Scientists discover fossils of largest feathered dinosaur

Study changes perception of the scaly animal, claim scientists

 
By Moushumi Sharma
Last Updated: Saturday 04 July 2015

Yutyrannus huali measured 9 metres long, weighed about 1,400 kg and had a downy covering of fur (image courtesy Australian Museum /australianmuseum.net.au/)

Paleontologists have discovered three tyrannosauroid fossils—one adult and two juveniles—that show dinosaurs had feathers or had the potential to grow feathers, reports BBC.

The new species has been named Yutyrannus huali—a Latin-Mandarin mash-up that means “beautiful feathered tyrant,” in the journal Science. Paleontologists have known about the existence of feathered T. rex dinosaurs, which were called theropods. But most of them were relatively small. Researchers estimate that an adult Yutyrannus huali measured 9 metres long and weighed about 1,400 kg—40 times heavier than the largest previously known feathered dinosaur, reports National Geographic.
 
The creature’s large size and the primitive state of its feathers rule out the possibility of flight, says Corwin Sullivan, a paleontologist at the Chinese Academy of Sciences in Beijing who was part of the study. Instead, the downy covering may have helped keep Yutyrannus warm, he adds.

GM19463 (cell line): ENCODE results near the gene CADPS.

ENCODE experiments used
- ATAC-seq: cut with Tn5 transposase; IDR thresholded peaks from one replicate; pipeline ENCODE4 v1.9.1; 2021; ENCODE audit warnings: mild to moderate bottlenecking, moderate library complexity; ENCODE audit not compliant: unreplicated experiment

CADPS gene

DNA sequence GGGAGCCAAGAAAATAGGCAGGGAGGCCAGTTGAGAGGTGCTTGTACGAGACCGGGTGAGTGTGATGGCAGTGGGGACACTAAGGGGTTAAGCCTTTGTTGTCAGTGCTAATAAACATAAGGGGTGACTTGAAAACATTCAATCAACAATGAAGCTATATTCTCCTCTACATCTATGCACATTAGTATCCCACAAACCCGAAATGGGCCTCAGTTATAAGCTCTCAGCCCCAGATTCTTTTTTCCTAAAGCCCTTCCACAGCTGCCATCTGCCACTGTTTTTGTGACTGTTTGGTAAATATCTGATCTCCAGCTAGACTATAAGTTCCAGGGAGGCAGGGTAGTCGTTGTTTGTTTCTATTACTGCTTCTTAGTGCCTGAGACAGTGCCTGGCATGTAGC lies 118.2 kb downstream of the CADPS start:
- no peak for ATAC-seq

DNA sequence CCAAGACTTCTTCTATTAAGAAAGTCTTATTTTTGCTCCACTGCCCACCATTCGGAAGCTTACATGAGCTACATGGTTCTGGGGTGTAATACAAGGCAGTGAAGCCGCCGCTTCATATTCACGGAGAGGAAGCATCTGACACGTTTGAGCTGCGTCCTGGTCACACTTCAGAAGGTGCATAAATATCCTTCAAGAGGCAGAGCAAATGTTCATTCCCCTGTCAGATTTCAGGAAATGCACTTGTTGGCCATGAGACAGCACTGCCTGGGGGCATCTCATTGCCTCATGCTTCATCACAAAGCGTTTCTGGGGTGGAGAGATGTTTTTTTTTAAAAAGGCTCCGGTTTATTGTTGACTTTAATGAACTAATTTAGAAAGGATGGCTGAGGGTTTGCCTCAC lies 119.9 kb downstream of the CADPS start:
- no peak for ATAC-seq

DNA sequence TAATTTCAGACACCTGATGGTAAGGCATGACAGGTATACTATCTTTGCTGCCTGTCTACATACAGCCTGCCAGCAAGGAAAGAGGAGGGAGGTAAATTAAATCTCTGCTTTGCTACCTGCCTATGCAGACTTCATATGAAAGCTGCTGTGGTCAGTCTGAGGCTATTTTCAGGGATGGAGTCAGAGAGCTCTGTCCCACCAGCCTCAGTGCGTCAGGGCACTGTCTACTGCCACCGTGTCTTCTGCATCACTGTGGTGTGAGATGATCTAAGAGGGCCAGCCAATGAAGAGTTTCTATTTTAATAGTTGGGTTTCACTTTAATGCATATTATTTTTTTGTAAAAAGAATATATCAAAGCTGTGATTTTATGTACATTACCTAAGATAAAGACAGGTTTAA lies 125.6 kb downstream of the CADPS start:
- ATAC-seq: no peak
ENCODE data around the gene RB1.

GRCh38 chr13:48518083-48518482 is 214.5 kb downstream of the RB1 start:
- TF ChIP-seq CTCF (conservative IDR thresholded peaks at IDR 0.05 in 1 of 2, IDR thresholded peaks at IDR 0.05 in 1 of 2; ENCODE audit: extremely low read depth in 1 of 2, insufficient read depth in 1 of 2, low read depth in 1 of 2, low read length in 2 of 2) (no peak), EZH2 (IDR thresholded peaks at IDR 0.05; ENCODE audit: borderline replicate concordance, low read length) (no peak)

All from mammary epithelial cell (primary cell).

Lead researcher Pascal Godefroit of the Royal Belgian Institute of Natural Sciences in Brussels, Belgium, says the find was a big surprise and added that the discovery has “completely changed our vision of dinosaurs”. “Instead of thinking of dinosaurs as dry, scary, scaly creatures a lot of them actually had a fluffy, downy covering like feathers on a chick,” BBC quotes co-researcher Maria McNamara of Cork University in Ireland.

Until now, fossillised evidence of feathery dinosaurs has come from China. The 150-million-year-old fossils of Yutyrannus were discovered in Siberia, reports BBC.

The new discovery, however, does not indicate that all dinosaurs had feathers. “Some will have had feathers as young animals and kept them throughout their lives. Others may have lost feathers as they grew up, and became large enough not to need them, or replaced feathers with scales or relied on bony plates in the skin for protection,” Mike Benton of Bristol University, who was part of the study, told BBC. The key point is that dinosaurs were all initially feathered and warm blooded, confirmation of an idea that has prevailed for years, he adds.

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